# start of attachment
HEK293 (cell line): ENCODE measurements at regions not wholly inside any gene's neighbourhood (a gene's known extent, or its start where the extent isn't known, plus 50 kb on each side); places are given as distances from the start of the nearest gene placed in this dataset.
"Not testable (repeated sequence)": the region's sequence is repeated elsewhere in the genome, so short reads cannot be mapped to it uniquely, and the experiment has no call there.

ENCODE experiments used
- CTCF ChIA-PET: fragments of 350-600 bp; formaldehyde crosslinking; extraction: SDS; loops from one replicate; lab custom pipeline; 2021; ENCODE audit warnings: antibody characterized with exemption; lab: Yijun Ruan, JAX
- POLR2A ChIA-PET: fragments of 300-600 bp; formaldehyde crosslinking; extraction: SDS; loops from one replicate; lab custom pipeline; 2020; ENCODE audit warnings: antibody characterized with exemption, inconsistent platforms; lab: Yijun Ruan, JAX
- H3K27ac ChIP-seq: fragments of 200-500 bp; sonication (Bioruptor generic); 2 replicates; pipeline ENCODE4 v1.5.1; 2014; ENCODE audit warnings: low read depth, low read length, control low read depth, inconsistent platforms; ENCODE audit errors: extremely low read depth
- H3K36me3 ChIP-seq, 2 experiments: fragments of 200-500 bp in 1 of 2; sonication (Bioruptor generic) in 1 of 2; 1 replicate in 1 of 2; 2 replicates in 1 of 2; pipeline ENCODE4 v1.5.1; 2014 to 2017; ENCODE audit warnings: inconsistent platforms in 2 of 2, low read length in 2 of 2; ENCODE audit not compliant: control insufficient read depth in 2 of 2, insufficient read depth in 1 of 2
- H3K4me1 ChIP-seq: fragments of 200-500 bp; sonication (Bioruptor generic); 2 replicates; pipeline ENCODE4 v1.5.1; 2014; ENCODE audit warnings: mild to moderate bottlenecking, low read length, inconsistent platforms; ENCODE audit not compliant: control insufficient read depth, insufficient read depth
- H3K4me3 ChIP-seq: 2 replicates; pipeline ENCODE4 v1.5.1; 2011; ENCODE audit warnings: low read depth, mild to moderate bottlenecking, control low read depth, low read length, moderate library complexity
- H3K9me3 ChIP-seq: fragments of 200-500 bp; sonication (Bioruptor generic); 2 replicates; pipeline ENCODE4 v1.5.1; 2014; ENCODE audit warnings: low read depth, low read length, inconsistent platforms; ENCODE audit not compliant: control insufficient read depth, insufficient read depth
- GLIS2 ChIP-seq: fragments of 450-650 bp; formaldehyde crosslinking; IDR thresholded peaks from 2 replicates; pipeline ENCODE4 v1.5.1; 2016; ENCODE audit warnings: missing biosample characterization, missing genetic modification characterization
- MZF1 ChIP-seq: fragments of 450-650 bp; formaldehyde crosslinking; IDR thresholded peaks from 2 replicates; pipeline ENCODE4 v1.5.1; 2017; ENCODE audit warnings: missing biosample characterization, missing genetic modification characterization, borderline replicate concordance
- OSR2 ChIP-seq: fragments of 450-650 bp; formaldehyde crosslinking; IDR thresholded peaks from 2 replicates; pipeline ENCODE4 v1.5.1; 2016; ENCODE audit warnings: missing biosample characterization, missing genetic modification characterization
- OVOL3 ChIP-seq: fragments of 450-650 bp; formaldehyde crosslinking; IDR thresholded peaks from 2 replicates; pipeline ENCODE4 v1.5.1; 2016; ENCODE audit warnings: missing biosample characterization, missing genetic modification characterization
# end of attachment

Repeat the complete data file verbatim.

HEK293 (cell line): ENCODE measurements at regions not wholly inside any gene's neighbourhood (a gene's known extent, or its start where the extent isn't known, plus 50 kb on each side); places are given as distances from the start of the nearest gene placed in this dataset.
"Not testable (repeated sequence)": the region's sequence is repeated elsewhere in the genome, so short reads cannot be mapped to it uniquely, and the experiment has no call there.

ENCODE experiments used
- CTCF ChIA-PET: fragments of 350-600 bp; formaldehyde crosslinking; extraction: SDS; loops from one replicate; lab custom pipeline; 2021; ENCODE audit warnings: antibody characterized with exemption; lab: Yijun Ruan, JAX
- POLR2A ChIA-PET: fragments of 300-600 bp; formaldehyde crosslinking; extraction: SDS; loops from one replicate; lab custom pipeline; 2020; ENCODE audit warnings: antibody characterized with exemption, inconsistent platforms; lab: Yijun Ruan, JAX
- H3K27ac ChIP-seq: fragments of 200-500 bp; sonication (Bioruptor generic); 2 replicates; pipeline ENCODE4 v1.5.1; 2014; ENCODE audit warnings: low read depth, low read length, control low read depth, inconsistent platforms; ENCODE audit errors: extremely low read depth
- H3K36me3 ChIP-seq, 2 experiments: fragments of 200-500 bp in 1 of 2; sonication (Bioruptor generic) in 1 of 2; 1 replicate in 1 of 2; 2 replicates in 1 of 2; pipeline ENCODE4 v1.5.1; 2014 to 2017; ENCODE audit warnings: inconsistent platforms in 2 of 2, low read length in 2 of 2; ENCODE audit not compliant: control insufficient read depth in 2 of 2, insufficient read depth in 1 of 2
- H3K4me1 ChIP-seq: fragments of 200-500 bp; sonication (Bioruptor generic); 2 replicates; pipeline ENCODE4 v1.5.1; 2014; ENCODE audit warnings: mild to moderate bottlenecking, low read length, inconsistent platforms; ENCODE audit not compliant: control insufficient read depth, insufficient read depth
- H3K4me3 ChIP-seq: 2 replicates; pipeline ENCODE4 v1.5.1; 2011; ENCODE audit warnings: low read depth, mild to moderate bottlenecking, control low read depth, low read length, moderate library complexity
- H3K9me3 ChIP-seq: fragments of 200-500 bp; sonication (Bioruptor generic); 2 replicates; pipeline ENCODE4 v1.5.1; 2014; ENCODE audit warnings: low read depth, low read length, inconsistent platforms; ENCODE audit not compliant: control insufficient read depth, insufficient read depth
- GLIS2 ChIP-seq: fragments of 450-650 bp; formaldehyde crosslinking; IDR thresholded peaks from 2 replicates; pipeline ENCODE4 v1.5.1; 2016; ENCODE audit warnings: missing biosample characterization, missing genetic modification characterization
- MZF1 ChIP-seq: fragments of 450-650 bp; formaldehyde crosslinking; IDR thresholded peaks from 2 replicates; pipeline ENCODE4 v1.5.1; 2017; ENCODE audit warnings: missing biosample characterization, missing genetic modification characterization, borderline replicate concordance
- OSR2 ChIP-seq: fragments of 450-650 bp; formaldehyde crosslinking; IDR thresholded peaks from 2 replicates; pipeline ENCODE4 v1.5.1; 2016; ENCODE audit warnings: missing biosample characterization, missing genetic modification characterization
- OVOL3 ChIP-seq: fragments of 450-650 bp; formaldehyde crosslinking; IDR thresholded peaks from 2 replicates; pipeline ENCODE4 v1.5.1; 2016; ENCODE audit warnings: missing biosample characterization, missing genetic modification characterization